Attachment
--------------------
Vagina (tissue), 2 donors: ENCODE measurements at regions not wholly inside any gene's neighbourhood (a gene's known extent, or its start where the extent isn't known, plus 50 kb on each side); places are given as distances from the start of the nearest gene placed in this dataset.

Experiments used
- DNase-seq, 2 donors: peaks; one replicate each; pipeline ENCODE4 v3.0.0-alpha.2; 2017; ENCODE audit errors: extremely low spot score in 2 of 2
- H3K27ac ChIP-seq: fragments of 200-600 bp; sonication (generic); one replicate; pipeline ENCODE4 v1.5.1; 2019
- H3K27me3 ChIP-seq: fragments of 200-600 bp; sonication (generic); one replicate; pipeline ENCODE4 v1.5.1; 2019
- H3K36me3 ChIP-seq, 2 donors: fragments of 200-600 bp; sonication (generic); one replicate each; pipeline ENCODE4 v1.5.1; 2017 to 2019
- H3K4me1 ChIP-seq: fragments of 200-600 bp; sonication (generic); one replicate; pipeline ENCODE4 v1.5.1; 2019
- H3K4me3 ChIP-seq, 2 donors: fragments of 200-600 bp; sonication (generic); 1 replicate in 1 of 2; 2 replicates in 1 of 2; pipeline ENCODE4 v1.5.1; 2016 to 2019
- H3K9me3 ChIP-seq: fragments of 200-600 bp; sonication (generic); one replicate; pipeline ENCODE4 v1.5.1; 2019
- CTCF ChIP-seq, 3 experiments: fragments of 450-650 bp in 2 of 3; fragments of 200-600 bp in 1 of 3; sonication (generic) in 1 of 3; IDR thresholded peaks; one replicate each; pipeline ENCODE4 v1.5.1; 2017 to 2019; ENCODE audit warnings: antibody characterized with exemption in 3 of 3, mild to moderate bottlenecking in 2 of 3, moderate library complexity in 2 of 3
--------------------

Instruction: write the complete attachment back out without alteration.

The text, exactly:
Vagina (tissue), 2 donors: ENCODE measurements at regions not wholly inside any gene's neighbourhood (a gene's known extent, or its start where the extent isn't known, plus 50 kb on each side); places are given as distances from the start of the nearest gene placed in this dataset.

Experiments used
- DNase-seq, 2 donors: peaks; one replicate each; pipeline ENCODE4 v3.0.0-alpha.2; 2017; ENCODE audit errors: extremely low spot score in 2 of 2
- H3K27ac ChIP-seq: fragments of 200-600 bp; sonication (generic); one replicate; pipeline ENCODE4 v1.5.1; 2019
- H3K27me3 ChIP-seq: fragments of 200-600 bp; sonication (generic); one replicate; pipeline ENCODE4 v1.5.1; 2019
- H3K36me3 ChIP-seq, 2 donors: fragments of 200-600 bp; sonication (generic); one replicate each; pipeline ENCODE4 v1.5.1; 2017 to 2019
- H3K4me1 ChIP-seq: fragments of 200-600 bp; sonication (generic); one replicate; pipeline ENCODE4 v1.5.1; 2019
- H3K4me3 ChIP-seq, 2 donors: fragments of 200-600 bp; sonication (generic); 1 replicate in 1 of 2; 2 replicates in 1 of 2; pipeline ENCODE4 v1.5.1; 2016 to 2019
- H3K9me3 ChIP-seq: fragments of 200-600 bp; sonication (generic); one replicate; pipeline ENCODE4 v1.5.1; 2019
- CTCF ChIP-seq, 3 experiments: fragments of 450-650 bp in 2 of 3; fragments of 200-600 bp in 1 of 3; sonication (generic) in 1 of 3; IDR thresholded peaks; one replicate each; pipeline ENCODE4 v1.5.1; 2017 to 2019; ENCODE audit warnings: antibody characterized with exemption in 3 of 3, mild to moderate bottlenecking in 2 of 3, moderate library complexity in 2 of 3